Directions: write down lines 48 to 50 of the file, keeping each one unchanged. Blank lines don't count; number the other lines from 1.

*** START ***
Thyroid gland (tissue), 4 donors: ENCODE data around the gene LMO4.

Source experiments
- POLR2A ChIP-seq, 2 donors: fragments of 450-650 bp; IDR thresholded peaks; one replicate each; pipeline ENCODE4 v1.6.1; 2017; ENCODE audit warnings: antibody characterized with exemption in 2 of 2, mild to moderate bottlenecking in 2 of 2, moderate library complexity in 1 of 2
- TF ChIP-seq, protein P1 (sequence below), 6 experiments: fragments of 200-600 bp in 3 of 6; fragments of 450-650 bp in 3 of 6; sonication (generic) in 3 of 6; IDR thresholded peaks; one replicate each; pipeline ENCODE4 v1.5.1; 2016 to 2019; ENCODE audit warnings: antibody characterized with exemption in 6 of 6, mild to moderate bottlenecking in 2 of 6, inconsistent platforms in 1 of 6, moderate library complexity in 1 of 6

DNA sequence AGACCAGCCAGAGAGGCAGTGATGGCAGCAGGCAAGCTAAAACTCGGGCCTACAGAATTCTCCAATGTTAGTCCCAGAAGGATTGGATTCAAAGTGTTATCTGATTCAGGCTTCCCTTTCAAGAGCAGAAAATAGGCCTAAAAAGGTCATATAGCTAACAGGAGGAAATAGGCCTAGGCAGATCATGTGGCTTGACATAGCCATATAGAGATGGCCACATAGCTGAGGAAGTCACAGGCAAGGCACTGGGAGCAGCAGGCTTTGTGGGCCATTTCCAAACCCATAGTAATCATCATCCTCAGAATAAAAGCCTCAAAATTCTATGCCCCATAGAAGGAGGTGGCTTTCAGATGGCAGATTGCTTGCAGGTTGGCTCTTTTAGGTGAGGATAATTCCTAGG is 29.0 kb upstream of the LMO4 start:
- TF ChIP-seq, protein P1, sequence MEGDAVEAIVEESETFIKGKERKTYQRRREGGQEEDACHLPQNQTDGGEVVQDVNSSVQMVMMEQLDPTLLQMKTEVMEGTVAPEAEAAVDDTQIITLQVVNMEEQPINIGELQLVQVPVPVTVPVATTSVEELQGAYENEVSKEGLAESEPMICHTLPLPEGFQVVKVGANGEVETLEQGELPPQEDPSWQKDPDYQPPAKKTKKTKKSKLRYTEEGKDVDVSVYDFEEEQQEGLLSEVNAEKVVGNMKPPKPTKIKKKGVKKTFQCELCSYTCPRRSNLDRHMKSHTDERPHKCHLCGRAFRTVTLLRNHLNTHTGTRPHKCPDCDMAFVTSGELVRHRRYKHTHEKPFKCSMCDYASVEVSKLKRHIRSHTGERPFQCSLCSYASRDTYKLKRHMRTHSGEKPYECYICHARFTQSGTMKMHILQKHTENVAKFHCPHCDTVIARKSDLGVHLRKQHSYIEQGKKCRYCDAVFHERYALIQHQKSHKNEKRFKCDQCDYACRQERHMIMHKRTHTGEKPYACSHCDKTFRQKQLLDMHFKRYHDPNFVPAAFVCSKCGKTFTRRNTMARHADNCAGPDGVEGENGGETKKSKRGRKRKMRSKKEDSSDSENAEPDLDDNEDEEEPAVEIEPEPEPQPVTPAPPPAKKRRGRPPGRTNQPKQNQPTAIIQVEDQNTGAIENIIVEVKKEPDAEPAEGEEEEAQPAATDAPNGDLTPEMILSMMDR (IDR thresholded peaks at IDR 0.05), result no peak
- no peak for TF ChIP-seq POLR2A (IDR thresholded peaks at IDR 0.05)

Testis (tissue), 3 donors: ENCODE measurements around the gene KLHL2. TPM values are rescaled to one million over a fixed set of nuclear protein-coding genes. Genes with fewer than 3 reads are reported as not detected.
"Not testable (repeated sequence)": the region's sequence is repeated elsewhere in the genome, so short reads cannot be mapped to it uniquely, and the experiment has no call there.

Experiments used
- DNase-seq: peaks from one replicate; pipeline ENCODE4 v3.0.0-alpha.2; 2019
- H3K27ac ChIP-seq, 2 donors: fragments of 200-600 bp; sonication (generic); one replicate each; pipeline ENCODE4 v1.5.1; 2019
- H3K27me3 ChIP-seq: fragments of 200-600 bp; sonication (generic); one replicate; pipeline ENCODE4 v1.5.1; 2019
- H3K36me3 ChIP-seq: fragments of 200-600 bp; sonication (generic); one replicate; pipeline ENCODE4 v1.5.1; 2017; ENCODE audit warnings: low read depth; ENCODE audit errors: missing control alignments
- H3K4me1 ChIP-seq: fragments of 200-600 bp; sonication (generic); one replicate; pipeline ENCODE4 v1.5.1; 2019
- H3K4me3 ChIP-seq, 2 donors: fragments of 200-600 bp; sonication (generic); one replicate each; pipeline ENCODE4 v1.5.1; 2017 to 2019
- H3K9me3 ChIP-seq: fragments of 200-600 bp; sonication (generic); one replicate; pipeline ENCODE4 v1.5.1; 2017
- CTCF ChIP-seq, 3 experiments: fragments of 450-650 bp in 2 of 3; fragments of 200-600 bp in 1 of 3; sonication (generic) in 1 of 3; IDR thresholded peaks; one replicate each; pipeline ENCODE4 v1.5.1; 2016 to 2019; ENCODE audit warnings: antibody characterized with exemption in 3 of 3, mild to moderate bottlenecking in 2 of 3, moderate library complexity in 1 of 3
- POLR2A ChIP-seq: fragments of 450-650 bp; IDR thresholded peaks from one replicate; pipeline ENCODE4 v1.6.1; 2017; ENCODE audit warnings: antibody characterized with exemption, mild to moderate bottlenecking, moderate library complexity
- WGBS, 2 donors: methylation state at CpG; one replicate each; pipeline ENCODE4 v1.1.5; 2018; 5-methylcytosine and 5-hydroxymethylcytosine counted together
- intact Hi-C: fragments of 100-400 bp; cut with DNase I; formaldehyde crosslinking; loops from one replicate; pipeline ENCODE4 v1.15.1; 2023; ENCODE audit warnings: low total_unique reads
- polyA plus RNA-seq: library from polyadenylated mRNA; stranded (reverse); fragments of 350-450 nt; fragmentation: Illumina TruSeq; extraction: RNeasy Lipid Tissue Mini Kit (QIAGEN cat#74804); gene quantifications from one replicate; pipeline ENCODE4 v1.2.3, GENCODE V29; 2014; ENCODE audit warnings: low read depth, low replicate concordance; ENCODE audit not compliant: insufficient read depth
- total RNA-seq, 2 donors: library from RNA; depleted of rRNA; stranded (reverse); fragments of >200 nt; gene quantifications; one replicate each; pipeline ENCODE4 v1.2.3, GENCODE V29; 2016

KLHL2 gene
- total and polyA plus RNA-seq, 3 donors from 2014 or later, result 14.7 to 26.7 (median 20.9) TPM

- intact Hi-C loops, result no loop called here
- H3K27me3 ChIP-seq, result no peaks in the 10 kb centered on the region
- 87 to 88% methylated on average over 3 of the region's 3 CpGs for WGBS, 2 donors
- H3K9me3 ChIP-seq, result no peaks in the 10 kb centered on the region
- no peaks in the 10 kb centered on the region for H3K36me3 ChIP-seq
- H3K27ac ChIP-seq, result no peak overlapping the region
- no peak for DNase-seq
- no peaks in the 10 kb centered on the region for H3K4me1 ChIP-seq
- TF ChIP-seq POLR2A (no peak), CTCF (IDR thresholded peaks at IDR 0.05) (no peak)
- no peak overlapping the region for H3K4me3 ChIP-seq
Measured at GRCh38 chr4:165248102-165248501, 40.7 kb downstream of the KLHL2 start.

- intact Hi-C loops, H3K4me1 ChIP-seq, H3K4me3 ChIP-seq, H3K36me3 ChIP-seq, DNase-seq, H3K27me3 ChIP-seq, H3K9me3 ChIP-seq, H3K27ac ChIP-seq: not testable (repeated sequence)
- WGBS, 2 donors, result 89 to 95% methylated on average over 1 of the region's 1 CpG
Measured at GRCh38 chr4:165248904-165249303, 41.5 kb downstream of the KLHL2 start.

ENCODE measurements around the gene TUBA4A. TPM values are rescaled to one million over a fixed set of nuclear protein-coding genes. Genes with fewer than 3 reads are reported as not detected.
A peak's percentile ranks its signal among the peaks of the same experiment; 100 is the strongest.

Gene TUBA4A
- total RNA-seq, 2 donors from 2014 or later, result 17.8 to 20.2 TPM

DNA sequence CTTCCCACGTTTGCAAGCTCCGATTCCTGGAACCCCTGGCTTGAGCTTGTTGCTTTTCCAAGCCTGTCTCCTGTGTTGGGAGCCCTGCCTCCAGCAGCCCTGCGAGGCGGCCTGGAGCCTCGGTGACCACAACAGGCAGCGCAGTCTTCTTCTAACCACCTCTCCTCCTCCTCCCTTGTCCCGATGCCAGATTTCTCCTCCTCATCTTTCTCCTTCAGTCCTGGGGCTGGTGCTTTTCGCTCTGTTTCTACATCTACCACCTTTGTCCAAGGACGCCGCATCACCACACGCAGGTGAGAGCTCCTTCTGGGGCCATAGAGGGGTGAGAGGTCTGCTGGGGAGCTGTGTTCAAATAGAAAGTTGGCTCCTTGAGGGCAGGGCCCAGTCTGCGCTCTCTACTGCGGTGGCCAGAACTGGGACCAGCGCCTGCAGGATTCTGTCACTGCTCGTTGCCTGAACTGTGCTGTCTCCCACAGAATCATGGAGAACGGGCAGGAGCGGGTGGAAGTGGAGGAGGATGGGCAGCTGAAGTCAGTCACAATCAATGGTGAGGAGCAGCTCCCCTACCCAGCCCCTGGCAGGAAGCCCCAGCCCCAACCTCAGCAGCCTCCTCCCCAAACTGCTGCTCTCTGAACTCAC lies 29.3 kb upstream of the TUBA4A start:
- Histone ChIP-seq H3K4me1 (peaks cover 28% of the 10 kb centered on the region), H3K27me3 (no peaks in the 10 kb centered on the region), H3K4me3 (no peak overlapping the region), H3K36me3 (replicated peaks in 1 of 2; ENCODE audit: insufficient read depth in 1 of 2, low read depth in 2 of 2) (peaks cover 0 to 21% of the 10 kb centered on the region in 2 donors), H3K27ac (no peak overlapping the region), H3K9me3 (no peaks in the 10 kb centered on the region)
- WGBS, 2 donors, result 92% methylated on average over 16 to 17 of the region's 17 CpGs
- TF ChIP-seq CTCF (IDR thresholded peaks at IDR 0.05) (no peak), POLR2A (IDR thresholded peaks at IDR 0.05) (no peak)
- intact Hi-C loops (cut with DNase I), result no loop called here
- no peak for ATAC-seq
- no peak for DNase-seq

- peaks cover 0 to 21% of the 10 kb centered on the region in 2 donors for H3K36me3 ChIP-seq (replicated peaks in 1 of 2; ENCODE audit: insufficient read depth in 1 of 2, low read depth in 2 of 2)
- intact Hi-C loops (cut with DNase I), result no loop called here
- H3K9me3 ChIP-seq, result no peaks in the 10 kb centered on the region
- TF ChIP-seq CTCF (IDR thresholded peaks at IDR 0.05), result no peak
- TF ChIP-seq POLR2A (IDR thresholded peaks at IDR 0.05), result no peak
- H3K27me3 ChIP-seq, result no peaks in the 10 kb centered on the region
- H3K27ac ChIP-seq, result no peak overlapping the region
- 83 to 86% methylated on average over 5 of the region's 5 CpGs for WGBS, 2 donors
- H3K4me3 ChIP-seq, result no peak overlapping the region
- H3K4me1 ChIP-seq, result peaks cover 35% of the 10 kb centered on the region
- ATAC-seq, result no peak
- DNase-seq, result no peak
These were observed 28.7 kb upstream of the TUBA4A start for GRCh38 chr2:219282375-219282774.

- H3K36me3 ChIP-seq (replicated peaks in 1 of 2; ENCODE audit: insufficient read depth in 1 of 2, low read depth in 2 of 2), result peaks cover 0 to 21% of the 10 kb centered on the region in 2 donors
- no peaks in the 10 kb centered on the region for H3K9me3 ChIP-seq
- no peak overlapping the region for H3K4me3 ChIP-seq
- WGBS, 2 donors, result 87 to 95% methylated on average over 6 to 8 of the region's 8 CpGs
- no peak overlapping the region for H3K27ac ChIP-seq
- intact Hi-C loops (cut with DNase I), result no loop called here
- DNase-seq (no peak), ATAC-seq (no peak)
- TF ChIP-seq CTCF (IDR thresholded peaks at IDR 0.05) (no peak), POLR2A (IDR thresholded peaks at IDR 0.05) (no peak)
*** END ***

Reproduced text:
- intact Hi-C loops (cut with DNase I), result no loop called here
- no peak for ATAC-seq
- no peak for DNase-seq